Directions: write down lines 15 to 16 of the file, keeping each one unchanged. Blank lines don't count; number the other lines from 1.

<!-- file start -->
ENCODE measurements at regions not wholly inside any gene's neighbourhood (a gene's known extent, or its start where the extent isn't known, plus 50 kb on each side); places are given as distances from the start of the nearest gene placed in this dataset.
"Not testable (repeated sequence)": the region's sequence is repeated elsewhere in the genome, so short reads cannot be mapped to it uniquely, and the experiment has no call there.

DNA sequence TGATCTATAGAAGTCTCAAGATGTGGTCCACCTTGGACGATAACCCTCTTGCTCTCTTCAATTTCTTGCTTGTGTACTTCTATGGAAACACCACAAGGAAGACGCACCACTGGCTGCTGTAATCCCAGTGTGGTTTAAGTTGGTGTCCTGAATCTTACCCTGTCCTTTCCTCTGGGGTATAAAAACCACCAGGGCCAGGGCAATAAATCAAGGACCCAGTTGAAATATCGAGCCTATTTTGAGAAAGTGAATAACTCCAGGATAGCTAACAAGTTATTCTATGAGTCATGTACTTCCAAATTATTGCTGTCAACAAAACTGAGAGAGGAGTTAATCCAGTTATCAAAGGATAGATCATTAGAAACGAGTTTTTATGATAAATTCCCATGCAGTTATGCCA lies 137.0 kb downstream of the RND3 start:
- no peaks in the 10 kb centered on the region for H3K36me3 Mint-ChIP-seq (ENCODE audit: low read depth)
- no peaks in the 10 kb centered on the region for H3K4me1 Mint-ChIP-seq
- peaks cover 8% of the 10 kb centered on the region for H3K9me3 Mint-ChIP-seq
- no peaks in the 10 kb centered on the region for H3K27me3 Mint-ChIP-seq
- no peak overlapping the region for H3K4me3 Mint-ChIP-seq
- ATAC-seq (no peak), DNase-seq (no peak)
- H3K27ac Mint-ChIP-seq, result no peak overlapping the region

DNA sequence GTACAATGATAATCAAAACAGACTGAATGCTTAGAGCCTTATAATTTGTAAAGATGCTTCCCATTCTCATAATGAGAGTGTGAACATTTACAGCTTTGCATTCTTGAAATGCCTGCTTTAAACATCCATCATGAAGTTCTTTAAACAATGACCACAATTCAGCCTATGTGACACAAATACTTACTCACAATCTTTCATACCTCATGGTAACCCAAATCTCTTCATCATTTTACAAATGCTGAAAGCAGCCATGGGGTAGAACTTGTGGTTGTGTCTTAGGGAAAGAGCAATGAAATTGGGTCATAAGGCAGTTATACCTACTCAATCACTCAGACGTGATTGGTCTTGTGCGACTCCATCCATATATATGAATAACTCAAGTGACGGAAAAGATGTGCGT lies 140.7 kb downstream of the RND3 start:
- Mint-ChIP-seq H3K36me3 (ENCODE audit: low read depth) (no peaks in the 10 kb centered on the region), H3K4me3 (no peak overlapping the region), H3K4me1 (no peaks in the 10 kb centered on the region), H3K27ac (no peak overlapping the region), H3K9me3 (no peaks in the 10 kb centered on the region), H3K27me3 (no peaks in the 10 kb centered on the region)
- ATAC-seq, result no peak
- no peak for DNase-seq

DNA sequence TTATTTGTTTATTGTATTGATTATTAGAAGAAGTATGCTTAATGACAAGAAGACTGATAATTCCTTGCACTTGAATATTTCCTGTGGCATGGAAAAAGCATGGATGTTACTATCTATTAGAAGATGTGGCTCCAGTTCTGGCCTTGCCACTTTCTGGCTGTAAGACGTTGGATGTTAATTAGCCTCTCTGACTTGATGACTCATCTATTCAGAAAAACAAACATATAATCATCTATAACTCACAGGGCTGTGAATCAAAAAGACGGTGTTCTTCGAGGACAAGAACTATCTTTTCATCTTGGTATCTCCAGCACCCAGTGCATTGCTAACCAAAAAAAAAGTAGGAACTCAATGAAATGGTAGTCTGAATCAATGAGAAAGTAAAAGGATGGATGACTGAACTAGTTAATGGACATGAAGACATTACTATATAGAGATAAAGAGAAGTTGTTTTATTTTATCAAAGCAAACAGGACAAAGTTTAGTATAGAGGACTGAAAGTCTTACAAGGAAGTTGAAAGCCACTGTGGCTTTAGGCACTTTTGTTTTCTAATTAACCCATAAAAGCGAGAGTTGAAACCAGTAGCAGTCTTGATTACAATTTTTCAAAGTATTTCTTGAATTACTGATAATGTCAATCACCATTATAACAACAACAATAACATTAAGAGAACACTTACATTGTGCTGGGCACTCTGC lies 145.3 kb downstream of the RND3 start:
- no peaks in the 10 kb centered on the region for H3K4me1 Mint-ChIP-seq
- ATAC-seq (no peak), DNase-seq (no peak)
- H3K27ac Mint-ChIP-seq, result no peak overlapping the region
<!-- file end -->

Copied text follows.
DNA sequence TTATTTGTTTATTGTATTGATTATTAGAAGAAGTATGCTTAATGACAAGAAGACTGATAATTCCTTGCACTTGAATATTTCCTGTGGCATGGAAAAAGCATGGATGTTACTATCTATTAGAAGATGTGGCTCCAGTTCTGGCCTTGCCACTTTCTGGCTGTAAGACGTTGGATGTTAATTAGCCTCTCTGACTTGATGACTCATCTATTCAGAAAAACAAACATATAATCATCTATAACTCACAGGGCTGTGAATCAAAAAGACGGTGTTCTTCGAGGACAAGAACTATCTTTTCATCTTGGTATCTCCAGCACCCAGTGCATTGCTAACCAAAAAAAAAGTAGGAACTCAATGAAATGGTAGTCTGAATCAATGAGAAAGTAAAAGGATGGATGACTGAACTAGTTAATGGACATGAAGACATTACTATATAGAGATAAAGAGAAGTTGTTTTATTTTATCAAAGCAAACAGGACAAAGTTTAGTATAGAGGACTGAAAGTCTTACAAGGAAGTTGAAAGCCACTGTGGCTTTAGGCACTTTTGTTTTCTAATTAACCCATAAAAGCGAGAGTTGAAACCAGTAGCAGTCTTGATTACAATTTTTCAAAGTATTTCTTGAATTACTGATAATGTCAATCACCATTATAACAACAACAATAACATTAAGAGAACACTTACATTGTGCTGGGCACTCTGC lies 145.3 kb downstream of the RND3 start:
- no peaks in the 10 kb centered on the region for H3K4me1 Mint-ChIP-seq